How Can You Make Money Off the Work of Others?
I actually expected this question, and it never came. I bet it just got mumbled quietly or behind closed doors.
All bloggers, presenters, and book authors piggyback off Microsoft’s work on SQL Server. We’re building the missing training documentation for somebody else’s product. Some of it’s available for free, and some costs money, and the market seems to be okay with that.
I could have totally built these training videos and uploaded them to YouTube. They’d be massively popular. But…I do that already. We have an incredibly active YouTube channel where we give away dozens of hours of video training. Every week, we write new material, pay WebEx so we can host free training sessions, encode the uploads, and maintain our video archive pages. Each of us spends probably 1-3 hours per week working on this free video stuff.
People love it, and we’ll absolutely keep doing that for free as a service to the community.
But sometimes, if I’m going to do something that has a tremendous bang for the buck, I’ll spend extra time working on it. I’ll set up my green screen, lights, and videocamera rig in my office. I’ll record it in high definition, produce it to make it look better, and then upload it in 720p or 1080p. It takes me about two days of work to write and record 90 minutes worth of really good videos. The resulting product is fantastic, and it’s totally worth the $29. Heck, in the first five minutes of the first video, I show how to get $200-$300 of training for free – it pays for itself several times over – and I know the buyer would never find that content if they were just searching the web for free SQL Server downloads.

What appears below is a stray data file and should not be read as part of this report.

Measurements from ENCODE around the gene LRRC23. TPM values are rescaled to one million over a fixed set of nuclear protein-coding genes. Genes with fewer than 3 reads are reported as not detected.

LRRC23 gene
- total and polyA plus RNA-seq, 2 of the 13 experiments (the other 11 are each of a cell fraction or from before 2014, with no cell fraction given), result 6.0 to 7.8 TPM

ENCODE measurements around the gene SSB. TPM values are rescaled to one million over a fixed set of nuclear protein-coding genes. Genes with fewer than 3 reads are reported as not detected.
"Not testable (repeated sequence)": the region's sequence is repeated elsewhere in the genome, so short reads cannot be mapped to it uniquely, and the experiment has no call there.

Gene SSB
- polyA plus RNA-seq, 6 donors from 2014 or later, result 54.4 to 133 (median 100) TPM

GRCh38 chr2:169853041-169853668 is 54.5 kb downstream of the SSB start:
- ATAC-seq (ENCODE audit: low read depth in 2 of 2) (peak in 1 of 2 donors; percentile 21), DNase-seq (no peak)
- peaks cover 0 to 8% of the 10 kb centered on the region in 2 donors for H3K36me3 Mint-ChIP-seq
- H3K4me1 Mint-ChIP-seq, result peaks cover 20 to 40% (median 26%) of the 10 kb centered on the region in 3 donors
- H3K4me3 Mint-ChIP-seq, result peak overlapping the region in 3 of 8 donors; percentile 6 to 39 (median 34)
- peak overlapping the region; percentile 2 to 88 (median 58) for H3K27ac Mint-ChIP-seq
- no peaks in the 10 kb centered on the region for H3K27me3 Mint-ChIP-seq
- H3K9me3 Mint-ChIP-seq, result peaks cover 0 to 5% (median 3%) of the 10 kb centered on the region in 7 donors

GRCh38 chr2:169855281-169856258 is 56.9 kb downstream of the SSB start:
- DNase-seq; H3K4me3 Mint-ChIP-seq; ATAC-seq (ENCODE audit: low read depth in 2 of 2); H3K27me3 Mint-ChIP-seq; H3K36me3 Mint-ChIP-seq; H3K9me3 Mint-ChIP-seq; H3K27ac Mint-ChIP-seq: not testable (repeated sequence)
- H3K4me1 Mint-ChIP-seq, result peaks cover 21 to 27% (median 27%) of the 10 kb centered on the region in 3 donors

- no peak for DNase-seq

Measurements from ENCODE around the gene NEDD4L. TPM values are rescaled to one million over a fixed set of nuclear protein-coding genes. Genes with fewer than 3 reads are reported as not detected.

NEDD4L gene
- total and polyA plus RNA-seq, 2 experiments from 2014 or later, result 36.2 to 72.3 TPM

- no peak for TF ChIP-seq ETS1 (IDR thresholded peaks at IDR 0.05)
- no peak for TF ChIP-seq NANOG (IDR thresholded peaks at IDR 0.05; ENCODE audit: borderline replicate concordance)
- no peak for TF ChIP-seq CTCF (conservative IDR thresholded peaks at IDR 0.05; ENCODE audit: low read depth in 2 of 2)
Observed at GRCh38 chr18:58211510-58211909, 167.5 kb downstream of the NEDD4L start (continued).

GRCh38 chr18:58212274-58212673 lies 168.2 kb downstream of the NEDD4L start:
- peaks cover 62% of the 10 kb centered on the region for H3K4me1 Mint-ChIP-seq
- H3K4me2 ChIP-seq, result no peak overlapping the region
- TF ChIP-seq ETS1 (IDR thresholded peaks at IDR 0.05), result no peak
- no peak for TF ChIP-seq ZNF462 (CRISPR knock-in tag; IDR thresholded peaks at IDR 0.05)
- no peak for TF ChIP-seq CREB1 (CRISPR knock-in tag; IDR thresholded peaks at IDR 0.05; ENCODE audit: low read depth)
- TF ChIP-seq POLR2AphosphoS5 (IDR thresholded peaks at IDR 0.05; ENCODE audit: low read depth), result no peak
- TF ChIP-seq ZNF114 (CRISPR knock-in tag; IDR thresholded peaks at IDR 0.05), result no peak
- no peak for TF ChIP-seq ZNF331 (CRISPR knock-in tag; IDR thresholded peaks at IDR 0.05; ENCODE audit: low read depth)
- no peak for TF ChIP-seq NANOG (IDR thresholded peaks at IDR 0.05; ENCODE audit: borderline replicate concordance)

If I’m doing my job right, this video will lead to more people working with these free tools, linking to them, and training others on how to use ’em. Everybody wins.
Do You Really Think Anybody Will Buy It?
I knew from working with my consulting clients that the vast, vast majority of them don’t know about this free stuff. They might know one or two, but not all of them.
You, dear reader, are not my target market. You’re already smarter than the average bear. If you’ve been subscribing to my SQL Server blog, watching our webcasts, attending our user group sessions, and so on, then you’re different. You have a relatively large amount of spare time that you can use to sharpen your knives, and you’ll pick up on a lot of stuff over time.